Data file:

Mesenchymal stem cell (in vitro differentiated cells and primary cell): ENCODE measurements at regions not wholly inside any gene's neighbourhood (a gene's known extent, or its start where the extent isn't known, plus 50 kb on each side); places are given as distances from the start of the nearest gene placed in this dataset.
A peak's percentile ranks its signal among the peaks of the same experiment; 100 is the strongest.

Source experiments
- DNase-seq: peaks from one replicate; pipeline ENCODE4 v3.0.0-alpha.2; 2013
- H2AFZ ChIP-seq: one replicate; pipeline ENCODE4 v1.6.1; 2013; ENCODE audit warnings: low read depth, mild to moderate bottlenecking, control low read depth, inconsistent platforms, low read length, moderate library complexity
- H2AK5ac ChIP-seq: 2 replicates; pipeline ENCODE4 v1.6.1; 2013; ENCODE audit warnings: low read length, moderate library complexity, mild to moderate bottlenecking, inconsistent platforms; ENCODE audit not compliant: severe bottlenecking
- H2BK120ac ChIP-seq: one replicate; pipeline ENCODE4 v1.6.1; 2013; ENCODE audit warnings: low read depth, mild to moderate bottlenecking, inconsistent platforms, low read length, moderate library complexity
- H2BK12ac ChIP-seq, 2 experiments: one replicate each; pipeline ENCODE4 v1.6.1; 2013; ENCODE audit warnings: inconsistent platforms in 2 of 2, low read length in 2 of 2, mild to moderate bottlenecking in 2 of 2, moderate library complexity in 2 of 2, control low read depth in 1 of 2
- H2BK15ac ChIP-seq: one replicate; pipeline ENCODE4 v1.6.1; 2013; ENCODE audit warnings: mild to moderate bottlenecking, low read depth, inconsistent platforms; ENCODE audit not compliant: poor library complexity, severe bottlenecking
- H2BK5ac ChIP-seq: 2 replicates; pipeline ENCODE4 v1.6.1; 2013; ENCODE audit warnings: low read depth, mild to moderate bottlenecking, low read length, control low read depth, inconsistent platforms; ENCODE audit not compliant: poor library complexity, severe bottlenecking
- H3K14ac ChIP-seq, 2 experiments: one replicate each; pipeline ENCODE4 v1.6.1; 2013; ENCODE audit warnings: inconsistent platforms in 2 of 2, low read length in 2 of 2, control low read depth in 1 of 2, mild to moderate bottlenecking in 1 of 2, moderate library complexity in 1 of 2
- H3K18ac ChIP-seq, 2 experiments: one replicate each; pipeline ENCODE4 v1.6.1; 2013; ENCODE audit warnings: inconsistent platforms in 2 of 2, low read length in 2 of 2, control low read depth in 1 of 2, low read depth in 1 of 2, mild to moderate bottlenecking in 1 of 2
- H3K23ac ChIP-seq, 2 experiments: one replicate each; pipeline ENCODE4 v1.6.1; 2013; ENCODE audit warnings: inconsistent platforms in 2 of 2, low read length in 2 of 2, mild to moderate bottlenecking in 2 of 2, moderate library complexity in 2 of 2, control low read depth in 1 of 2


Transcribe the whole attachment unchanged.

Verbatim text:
Mesenchymal stem cell (in vitro differentiated cells and primary cell): ENCODE measurements at regions not wholly inside any gene's neighbourhood (a gene's known extent, or its start where the extent isn't known, plus 50 kb on each side); places are given as distances from the start of the nearest gene placed in this dataset.
A peak's percentile ranks its signal among the peaks of the same experiment; 100 is the strongest.

Source experiments
- DNase-seq: peaks from one replicate; pipeline ENCODE4 v3.0.0-alpha.2; 2013
- H2AFZ ChIP-seq: one replicate; pipeline ENCODE4 v1.6.1; 2013; ENCODE audit warnings: low read depth, mild to moderate bottlenecking, control low read depth, inconsistent platforms, low read length, moderate library complexity
- H2AK5ac ChIP-seq: 2 replicates; pipeline ENCODE4 v1.6.1; 2013; ENCODE audit warnings: low read length, moderate library complexity, mild to moderate bottlenecking, inconsistent platforms; ENCODE audit not compliant: severe bottlenecking
- H2BK120ac ChIP-seq: one replicate; pipeline ENCODE4 v1.6.1; 2013; ENCODE audit warnings: low read depth, mild to moderate bottlenecking, inconsistent platforms, low read length, moderate library complexity
- H2BK12ac ChIP-seq, 2 experiments: one replicate each; pipeline ENCODE4 v1.6.1; 2013; ENCODE audit warnings: inconsistent platforms in 2 of 2, low read length in 2 of 2, mild to moderate bottlenecking in 2 of 2, moderate library complexity in 2 of 2, control low read depth in 1 of 2
- H2BK15ac ChIP-seq: one replicate; pipeline ENCODE4 v1.6.1; 2013; ENCODE audit warnings: mild to moderate bottlenecking, low read depth, inconsistent platforms; ENCODE audit not compliant: poor library complexity, severe bottlenecking
- H2BK5ac ChIP-seq: 2 replicates; pipeline ENCODE4 v1.6.1; 2013; ENCODE audit warnings: low read depth, mild to moderate bottlenecking, low read length, control low read depth, inconsistent platforms; ENCODE audit not compliant: poor library complexity, severe bottlenecking
- H3K14ac ChIP-seq, 2 experiments: one replicate each; pipeline ENCODE4 v1.6.1; 2013; ENCODE audit warnings: inconsistent platforms in 2 of 2, low read length in 2 of 2, control low read depth in 1 of 2, mild to moderate bottlenecking in 1 of 2, moderate library complexity in 1 of 2
- H3K18ac ChIP-seq, 2 experiments: one replicate each; pipeline ENCODE4 v1.6.1; 2013; ENCODE audit warnings: inconsistent platforms in 2 of 2, low read length in 2 of 2, control low read depth in 1 of 2, low read depth in 1 of 2, mild to moderate bottlenecking in 1 of 2
- H3K23ac ChIP-seq, 2 experiments: one replicate each; pipeline ENCODE4 v1.6.1; 2013; ENCODE audit warnings: inconsistent platforms in 2 of 2, low read length in 2 of 2, mild to moderate bottlenecking in 2 of 2, moderate library complexity in 2 of 2, control low read depth in 1 of 2